We can decide to stage any given hunk by typing in y into the command line.


 
Stage this hunk [y,n,q,a,d,/,j,J,g,e,?]? y
@@ -9,7 +10,20 @@ class DockingStation
   end
 
   def dock bike
+    raise "Station is full" if full?
     @bikes << bike
   end
 
+  def release bike
+    @bikes.delete(biek)
+  end
+
+  def full?
+    bike_count == @capacity
+  end
+
+  def available_bikes
+    @bikes.reject { |bike| bike.broken? }
+  end
+
 end
Stage this hunk [y,n,q,a,d,/,K,g,s,e,?]? e

With the 'patch' option, we're more likely to spot errors in our code.

And we can fix them using the e option.


Stage this hunk [y,n,q,a,d,/,K,g,s,e,?]? e

diff --git a/spec/docking_station_spec.rb b/spec/docking_station_spec.rb
index fffb642..a967b82 100755
--- a/spec/docking_station_spec.rb
+++ b/spec/docking_station_spec.rb
@@ -2,12 +2,38 @@ require 'docking_station'
 
 describe DockingStation do
 
-  it 'should accept a bike' do
-    bike = Bike.new
-    station = DockingStation.new
+  let(:bike) { Bike.new }
+  let(:station) { DockingStation.new(20) }
+
+  it 'accepts a bike' do
     expect(station.bike_count).to eq 0
     station.dock(bike)
     expect(station.bike_count).to eq 1
   end
 
+  it 'releases a bike' do
+    station.dock(bike)
+    station.release(bike)
+    expect(station.bike_count). to eq 0
+  end
+
+  it "knows when it's full" do
+    expect(station).not_to be_full
+    20.times { station.dock(bike) }
+    expect(station).to be_full
+  end
+
+  it "does not accept a bike if it's full" do
+    20.times { station.dock(bike) }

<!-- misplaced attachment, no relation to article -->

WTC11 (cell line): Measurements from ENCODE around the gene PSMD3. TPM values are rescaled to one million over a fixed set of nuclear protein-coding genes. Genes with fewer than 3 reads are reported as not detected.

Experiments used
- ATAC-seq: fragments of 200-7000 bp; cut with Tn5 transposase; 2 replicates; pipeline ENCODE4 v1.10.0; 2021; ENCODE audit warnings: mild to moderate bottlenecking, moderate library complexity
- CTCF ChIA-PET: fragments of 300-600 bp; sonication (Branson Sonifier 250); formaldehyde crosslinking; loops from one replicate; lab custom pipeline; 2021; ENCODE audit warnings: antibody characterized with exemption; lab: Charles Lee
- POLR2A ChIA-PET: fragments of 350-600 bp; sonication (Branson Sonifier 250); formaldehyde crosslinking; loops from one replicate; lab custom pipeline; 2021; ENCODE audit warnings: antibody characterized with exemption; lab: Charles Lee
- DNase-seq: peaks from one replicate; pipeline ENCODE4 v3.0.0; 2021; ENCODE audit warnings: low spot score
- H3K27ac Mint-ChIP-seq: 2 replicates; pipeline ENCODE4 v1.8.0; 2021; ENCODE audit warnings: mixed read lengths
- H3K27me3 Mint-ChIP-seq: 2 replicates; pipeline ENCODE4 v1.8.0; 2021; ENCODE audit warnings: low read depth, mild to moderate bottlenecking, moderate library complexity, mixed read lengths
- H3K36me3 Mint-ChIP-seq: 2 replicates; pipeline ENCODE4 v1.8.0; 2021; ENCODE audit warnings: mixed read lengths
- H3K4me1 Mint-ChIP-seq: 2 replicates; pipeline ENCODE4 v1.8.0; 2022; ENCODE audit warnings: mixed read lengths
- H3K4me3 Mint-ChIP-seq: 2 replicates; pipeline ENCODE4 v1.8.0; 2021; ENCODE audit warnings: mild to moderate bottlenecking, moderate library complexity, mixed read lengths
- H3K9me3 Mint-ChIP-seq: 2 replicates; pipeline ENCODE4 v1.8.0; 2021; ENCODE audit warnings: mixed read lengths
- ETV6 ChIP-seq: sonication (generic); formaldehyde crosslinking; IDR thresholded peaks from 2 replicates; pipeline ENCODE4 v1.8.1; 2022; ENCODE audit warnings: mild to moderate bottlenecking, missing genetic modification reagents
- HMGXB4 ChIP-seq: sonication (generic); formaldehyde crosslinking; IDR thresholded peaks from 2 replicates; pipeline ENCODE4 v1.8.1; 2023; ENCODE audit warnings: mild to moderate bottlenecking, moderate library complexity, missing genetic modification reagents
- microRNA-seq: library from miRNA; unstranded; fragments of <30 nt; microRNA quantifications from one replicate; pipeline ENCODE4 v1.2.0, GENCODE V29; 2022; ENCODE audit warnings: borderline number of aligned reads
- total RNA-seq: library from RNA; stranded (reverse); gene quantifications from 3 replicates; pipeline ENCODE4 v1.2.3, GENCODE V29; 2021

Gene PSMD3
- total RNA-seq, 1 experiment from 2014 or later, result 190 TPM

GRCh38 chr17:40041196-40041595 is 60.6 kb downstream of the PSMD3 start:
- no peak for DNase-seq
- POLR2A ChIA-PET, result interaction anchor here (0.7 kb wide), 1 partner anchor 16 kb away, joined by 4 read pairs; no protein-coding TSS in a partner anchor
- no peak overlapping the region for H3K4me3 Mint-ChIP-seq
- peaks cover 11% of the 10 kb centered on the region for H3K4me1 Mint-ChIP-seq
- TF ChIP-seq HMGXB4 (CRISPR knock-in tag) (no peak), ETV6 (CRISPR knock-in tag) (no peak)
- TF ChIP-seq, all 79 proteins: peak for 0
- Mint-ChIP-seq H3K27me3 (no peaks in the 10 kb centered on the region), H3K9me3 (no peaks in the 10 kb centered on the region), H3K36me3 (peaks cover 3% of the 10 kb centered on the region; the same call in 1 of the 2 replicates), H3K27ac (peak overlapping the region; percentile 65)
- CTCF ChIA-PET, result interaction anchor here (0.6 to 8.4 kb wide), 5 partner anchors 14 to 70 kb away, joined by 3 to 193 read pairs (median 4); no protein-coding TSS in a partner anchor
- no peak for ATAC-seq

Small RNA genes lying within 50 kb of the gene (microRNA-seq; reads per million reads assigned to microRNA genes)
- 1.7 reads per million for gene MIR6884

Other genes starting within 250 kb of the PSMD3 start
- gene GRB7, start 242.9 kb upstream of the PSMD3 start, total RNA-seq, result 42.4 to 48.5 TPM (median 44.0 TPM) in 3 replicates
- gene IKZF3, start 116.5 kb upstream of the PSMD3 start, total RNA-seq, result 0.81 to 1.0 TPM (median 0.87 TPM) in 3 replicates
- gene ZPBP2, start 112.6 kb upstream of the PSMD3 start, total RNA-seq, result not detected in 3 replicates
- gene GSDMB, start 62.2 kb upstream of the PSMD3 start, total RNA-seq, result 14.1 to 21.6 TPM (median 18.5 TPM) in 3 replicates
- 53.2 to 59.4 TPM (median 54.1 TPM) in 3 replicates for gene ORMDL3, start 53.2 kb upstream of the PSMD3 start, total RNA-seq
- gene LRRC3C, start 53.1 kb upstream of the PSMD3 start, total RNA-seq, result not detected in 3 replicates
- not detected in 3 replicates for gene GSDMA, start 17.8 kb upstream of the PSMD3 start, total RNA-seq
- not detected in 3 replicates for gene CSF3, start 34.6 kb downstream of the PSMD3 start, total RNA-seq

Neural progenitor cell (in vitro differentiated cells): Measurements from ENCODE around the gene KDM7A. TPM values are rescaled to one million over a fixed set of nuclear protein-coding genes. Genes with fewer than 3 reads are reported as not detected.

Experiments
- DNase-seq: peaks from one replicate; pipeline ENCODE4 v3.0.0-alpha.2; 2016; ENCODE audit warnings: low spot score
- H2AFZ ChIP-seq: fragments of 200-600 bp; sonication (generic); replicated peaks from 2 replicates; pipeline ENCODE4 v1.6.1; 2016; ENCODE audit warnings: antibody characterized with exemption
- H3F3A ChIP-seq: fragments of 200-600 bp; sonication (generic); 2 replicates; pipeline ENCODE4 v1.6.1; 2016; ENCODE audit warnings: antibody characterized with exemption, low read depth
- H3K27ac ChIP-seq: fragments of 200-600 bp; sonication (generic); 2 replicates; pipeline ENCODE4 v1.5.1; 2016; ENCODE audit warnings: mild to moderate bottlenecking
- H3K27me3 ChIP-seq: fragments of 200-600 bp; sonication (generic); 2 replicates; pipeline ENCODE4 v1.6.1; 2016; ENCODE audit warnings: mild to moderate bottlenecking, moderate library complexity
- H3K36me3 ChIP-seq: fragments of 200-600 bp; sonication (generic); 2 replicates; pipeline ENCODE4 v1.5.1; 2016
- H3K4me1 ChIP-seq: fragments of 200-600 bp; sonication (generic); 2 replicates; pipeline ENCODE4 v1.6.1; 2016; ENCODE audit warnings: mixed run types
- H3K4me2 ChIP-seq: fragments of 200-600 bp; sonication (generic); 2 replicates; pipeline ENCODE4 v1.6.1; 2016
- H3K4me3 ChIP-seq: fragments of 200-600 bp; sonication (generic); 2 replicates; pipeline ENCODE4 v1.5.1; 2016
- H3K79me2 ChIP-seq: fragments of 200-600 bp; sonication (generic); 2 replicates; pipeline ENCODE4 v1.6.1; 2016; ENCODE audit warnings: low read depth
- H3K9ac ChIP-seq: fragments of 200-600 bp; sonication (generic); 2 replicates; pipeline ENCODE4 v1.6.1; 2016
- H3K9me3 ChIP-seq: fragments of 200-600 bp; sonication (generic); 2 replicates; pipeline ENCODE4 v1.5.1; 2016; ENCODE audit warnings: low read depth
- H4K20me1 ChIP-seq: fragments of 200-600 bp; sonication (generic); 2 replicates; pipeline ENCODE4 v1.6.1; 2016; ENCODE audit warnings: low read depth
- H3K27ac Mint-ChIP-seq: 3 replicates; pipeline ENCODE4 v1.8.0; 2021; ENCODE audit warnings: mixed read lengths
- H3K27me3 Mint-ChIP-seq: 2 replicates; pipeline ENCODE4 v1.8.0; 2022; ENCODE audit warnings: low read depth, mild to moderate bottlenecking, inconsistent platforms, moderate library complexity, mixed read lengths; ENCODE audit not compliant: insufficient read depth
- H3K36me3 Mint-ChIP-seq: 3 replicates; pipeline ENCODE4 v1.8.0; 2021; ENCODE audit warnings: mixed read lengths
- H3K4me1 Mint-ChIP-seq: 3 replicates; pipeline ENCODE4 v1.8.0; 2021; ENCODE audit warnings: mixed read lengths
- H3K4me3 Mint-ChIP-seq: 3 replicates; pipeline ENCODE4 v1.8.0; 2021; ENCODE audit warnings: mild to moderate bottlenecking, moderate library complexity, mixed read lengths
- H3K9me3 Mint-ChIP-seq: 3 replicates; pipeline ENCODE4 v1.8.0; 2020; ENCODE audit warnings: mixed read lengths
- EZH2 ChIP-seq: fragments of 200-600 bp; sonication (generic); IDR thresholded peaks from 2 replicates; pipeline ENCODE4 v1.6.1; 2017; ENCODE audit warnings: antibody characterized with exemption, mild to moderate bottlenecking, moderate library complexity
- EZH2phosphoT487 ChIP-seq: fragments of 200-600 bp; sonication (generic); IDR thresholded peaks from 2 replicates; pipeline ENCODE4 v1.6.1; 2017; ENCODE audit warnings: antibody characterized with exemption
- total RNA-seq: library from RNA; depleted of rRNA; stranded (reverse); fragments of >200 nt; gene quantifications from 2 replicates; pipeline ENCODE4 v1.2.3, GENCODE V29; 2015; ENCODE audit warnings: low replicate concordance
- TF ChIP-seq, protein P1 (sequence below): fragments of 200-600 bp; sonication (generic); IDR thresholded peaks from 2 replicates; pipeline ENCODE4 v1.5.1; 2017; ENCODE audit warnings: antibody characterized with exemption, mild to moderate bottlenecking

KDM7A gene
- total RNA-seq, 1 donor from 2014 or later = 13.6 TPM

+    expect(lambda { station.dock(bike) }).to raise_error(RuntimeError)
+  end
+
+  it 'provides the list of available bikes' do
+    working_bike, broken_bike = Bike.new, Bike.new
+    broken_bike.break!
+    station.dock(working_bike)
+    station.dock(broken_bike)
+    expect(station.available_bikes).to eq ([working_bike])
+  end
+
 end
Stage this hunk [y,n,q,a,d,/,s,e,?]? ?

And there are a handful of other options too. We can see these by hitting the ? key.


Stage this hunk [y,n,q,a,d,/,s,e,?]? ?
y - stage this hunk
n - do not stage this hunk
q - quit; do not stage this hunk or any of the remaining ones
a - stage this hunk and all later hunks in the file
d - do not stage this hunk or any of the later hunks in the file
g - select a hunk to go to
/ - search for a hunk matching the given regex
j - leave this hunk undecided, see next undecided hunk
J - leave this hunk undecided, see next hunk
k - leave this hunk undecided, see previous undecided hunk
K - leave this hunk undecided, see previous hunk
s - split the current hunk into smaller hunks
e - manually edit the current hunk
? - print help
@@ -2,12 +2,38 @@ require 'docking_station'

The options include:

  • deciding that we don't want to include a hunk in our current commit, the n option;
  • staging a hunk and all other hunks in the current file, the a option;
  • not staging the current hunk or any others in the file, with the d option;
  • splitting up the current hunk into a smaller one, with the s option;
  • or quitting the patch process all together, by hitting q.

Using git add --patch this time around, means we'll end up with two separate commits…

list of commits

…each with a commit message that clearly explains what changes they contain.


$ git log

...

42dc0f4 Add availability to docking station (HEAD -> master, origin/master)
25c4241 Add capacity to docking station

And, having spotted an error that we would have missed had we indiscriminately added all of the changes, we're now more confident that all of our tests will pass.


➜  rent-a-bike git:(master) rspec
........

Finished in 0.01663 seconds (files took 0.13248 seconds to load)
8 examples, 0 failures
➜  rent-a-bike git:(master) ✗ 

➜  rent-a-bike git:(master) ✗ git add --patch

Next time you find yourself reaching for git add ., go for the --patch option instead.

see Part 2 of this series, "Telling Git Your Intentions"